Unclean

Unclean by Richard Lee Byers

Book: Unclean by Richard Lee Byers Read Free Book Online
Authors: Richard Lee Byers
shriveled from existence. Freed from its crippling, excruciating embrace, Brightwing instantly furled her wings and dived, seeking to evade as she had before.
    She failed. The bandaged horror missed the killing strike to the body it had probably intended, but one of its claws pierced her wing.
    The undead creature scrabbled at her, trying to achieve a better grip and rend her in the process. Beak snapping, she bit at it. Shouting in fury and terror, Aoth stabbed with his lance.
    Finally the huge thing stopped moving. Unfortunately, that meant it fell with its talon still transfixing the griffon’s wing, and she and her rider plummeted along with it. For a moment, they were all in danger of crashing to the ground together, but then Btightwing bit completely through the claw, freeing herself. Wings hammering, shaking the severed tip of the talon out of her wound in the process, she leveled off.
    Aoth peered about. It was too late to help the priests. They were gone, yet the Thayans on the ground had at least succeeded in eliminating the undead from the midst of their formation, and mages and warriors, all battling furiously, had thus far held back the rest of the undead host. For the next little while, as he and his injured mount did their best to avoid danger, he dared to hope the legions might still carry the day.
    Then the surface of the Thazarim churned, and hunched, gaunt shapes waded ashore. They charged the Thayan flank.
    Aoth cursed. He knew of lacedons, as the aquatic ghouls were called. They were relatively common, but so far as he’d ever heard, they were sea creatures. It made no sense for them to come swimming down from the Sunrise Mountains.
    Yet they had, without him or any of the other scouts spotting them in the water, and swarms of undead rats had swum along with them. Like a tide of filthy fur, rotting flesh, exposed bone, and gnashing teeth, the vermin streamed in among the legionnaires, and men who might have stood bravely against any one foe, or even a pair of them, panicked at the onslaught of five or ten or twenty small, scurrying horrors assailing them all at once.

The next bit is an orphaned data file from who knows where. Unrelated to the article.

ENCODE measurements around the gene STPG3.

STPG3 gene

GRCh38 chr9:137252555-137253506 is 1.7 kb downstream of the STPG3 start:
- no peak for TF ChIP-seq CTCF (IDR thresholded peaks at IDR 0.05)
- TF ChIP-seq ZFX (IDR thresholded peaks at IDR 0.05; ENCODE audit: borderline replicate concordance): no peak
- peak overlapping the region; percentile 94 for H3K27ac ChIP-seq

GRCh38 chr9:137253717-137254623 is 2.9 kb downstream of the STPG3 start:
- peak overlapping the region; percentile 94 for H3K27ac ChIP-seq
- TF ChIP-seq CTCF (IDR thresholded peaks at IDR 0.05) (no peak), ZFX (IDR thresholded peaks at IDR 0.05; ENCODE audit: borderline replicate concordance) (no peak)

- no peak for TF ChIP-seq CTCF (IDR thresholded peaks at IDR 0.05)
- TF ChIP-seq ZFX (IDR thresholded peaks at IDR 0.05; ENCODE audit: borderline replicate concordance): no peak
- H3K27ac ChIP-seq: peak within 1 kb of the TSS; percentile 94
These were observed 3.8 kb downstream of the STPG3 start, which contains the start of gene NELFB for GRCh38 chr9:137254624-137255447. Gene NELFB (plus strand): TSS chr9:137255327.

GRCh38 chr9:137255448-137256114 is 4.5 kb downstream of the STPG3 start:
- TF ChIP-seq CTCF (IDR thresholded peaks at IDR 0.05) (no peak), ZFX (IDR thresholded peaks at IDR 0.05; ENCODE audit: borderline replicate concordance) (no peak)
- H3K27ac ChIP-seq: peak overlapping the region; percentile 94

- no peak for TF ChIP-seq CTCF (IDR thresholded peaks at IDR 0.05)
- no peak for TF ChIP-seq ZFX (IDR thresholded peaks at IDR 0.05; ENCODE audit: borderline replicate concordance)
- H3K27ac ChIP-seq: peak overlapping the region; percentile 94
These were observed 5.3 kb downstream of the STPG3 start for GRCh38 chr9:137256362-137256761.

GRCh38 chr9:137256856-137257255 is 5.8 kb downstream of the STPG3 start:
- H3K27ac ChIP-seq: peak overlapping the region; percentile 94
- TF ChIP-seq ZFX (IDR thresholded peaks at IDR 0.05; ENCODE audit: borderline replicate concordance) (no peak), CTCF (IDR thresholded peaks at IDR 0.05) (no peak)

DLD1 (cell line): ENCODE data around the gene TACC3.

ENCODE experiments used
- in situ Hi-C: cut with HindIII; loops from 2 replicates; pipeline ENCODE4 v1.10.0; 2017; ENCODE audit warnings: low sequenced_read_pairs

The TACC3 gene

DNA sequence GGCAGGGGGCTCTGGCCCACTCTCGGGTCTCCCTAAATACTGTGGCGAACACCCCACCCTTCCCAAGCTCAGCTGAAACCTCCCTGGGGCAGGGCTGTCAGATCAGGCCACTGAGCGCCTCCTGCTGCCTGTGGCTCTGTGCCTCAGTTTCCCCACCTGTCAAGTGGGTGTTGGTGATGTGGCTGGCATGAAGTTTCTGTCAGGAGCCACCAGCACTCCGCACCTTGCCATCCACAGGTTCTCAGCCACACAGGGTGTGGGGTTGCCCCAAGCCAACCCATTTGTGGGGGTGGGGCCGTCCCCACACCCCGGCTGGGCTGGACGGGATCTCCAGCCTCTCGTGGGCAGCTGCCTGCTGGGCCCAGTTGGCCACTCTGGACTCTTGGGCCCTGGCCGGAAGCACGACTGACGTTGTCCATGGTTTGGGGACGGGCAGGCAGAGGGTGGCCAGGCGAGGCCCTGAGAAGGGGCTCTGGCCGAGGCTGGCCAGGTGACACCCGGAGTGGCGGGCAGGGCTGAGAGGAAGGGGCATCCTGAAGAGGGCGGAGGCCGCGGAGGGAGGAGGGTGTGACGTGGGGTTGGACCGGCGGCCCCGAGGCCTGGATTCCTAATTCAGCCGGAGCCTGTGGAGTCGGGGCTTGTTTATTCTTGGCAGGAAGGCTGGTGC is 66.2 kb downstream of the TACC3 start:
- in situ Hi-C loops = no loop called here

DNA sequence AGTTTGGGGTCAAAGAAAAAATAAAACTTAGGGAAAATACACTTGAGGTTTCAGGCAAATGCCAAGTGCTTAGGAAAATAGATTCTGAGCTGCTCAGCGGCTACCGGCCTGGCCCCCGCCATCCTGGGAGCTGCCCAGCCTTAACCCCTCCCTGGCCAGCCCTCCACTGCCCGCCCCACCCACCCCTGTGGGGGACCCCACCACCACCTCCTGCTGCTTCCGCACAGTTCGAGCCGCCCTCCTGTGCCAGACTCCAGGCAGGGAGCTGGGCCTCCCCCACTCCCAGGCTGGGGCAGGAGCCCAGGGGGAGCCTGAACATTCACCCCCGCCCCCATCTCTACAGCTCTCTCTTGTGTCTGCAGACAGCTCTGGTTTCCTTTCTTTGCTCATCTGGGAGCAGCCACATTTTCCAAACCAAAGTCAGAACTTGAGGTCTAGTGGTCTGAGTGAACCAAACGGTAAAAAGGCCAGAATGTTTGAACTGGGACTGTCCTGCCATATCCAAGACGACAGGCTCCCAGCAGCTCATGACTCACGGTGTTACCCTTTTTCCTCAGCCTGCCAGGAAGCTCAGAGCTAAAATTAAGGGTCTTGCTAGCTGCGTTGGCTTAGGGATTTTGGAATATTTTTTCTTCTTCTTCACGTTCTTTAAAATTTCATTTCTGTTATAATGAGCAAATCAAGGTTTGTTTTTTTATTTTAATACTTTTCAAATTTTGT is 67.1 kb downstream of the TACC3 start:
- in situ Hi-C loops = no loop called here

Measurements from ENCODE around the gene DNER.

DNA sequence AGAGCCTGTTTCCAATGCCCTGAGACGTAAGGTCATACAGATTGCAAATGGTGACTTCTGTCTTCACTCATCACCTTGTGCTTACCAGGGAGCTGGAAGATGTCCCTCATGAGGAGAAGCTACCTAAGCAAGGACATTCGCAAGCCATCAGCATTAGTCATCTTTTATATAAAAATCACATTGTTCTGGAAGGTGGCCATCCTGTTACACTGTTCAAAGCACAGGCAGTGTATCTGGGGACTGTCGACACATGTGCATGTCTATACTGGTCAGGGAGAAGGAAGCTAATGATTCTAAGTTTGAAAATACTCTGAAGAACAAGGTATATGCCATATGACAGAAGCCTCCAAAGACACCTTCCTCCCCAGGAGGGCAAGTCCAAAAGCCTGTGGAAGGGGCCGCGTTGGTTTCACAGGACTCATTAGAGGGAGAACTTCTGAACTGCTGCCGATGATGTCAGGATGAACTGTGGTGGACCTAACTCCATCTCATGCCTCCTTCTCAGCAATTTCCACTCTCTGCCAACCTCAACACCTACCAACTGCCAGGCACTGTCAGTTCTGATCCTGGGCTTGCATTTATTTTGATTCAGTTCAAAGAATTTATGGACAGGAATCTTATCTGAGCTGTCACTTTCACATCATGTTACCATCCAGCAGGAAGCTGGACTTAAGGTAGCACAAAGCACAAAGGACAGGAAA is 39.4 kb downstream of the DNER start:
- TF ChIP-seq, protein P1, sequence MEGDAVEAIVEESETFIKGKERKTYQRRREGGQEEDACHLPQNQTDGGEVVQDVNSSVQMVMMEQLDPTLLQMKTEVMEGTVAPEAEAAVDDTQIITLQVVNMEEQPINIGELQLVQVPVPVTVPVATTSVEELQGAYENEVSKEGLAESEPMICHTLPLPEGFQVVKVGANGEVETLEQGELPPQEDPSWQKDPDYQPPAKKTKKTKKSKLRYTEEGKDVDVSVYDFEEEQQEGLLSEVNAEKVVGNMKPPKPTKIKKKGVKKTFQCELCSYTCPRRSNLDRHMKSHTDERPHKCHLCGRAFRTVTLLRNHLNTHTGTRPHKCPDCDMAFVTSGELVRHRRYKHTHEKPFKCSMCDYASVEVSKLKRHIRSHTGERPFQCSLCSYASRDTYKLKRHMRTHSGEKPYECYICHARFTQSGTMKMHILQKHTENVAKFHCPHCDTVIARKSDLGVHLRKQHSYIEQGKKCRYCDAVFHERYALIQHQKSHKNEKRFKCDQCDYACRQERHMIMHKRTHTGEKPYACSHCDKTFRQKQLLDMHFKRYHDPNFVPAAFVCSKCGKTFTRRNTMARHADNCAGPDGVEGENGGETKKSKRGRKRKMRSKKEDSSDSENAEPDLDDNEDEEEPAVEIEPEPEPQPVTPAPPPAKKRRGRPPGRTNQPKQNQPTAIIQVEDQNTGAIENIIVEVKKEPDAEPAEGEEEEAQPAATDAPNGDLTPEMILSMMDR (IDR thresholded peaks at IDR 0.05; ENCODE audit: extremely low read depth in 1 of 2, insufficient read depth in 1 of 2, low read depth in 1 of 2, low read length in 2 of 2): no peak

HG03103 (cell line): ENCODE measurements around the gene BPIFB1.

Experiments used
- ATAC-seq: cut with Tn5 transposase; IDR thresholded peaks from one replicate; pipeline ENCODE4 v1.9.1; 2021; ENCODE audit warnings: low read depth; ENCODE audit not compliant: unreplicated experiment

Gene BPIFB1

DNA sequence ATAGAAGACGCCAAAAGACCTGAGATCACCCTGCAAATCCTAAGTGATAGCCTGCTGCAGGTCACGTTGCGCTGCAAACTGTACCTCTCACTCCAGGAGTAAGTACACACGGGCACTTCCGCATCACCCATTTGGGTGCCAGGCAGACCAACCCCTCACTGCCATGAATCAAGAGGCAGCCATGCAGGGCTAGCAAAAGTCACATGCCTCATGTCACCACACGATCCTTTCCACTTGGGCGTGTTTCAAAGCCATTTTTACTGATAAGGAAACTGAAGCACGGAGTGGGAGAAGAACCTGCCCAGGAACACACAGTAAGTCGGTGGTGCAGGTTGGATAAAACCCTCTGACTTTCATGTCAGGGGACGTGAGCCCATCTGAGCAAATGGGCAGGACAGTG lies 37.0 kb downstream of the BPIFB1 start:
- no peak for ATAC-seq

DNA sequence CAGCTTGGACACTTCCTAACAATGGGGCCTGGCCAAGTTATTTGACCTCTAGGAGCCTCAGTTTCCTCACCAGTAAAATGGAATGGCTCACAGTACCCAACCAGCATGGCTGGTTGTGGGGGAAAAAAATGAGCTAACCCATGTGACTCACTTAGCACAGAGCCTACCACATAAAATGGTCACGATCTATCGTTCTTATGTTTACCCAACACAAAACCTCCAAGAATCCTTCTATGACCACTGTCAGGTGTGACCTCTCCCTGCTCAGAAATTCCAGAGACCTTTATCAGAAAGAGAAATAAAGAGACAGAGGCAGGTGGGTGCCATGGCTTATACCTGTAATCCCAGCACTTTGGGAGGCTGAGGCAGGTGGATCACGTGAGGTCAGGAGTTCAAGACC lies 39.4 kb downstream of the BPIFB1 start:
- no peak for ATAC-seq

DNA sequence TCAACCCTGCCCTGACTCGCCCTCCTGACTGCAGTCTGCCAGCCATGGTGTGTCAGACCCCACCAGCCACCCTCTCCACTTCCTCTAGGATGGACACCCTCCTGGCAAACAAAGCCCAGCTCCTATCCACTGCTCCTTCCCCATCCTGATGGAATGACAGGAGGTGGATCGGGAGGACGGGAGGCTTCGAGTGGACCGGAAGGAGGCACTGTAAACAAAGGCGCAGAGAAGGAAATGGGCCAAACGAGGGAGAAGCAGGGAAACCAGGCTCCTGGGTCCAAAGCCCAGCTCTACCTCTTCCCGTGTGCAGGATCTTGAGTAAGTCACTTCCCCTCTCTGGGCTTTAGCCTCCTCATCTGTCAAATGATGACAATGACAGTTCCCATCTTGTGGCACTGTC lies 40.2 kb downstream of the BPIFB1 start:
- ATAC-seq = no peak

It was the end. The formation began to disintegrate. Warriors turned to run, sometimes throwing away their weapons and shields. Their leaders bellowed commands, trying to make them retreat with some semblance of order. Slashing with his scimitar, a blood-orc sergeant cut down two members of his squad to frighten the rest sufficiently to heed him.
    “Set me down,” said Aoth.
    “Don’t be stupid,” Brightwing replied.
    “I won’t take you back into the middle of that, hurt as you are, but none of the men on the ground is going to escape unless every wizard we have left does all he can to cover the retreat.”
    “We haven’t fallen out of the sky, have we? I can still fly and fight. We’ll do it together.”
    He discerned he had no hope of talking her out of it. “All right, have it your way.”
    Brightwing maneuvered, and when necessary, she battled with talon and beak to keep them both alive. He used every spell in his head and every trace of magic he carried bound in an amulet, scroll, or tattoo to hold the enemy back. To no avail, he suspected, because below him, moment by moment, men were dying anyway.
    Then, however, the morning brightened. The clouds turned from slate to a milder gray, a luminous white spot appeared in the east, and at last the undead faltered in their harrying pursuit.
    Ysval could bear the touch of daylight without actual harm, yet it made his skin crawl, and soaring above his host, the better to survey the battle, he stiffened in repugnance.
    Some of his warriors froze or flinched, their reaction akin to his own. Specters faded to invisibility, to mere impotent memories of pain and hate. Still other creatures began to smolder and steam and hastily shrouded themselves in their graveclothes or scrambled for shade.
    Ysval closed his pallid eyes and took stock of himself. His assessment, though it came as no

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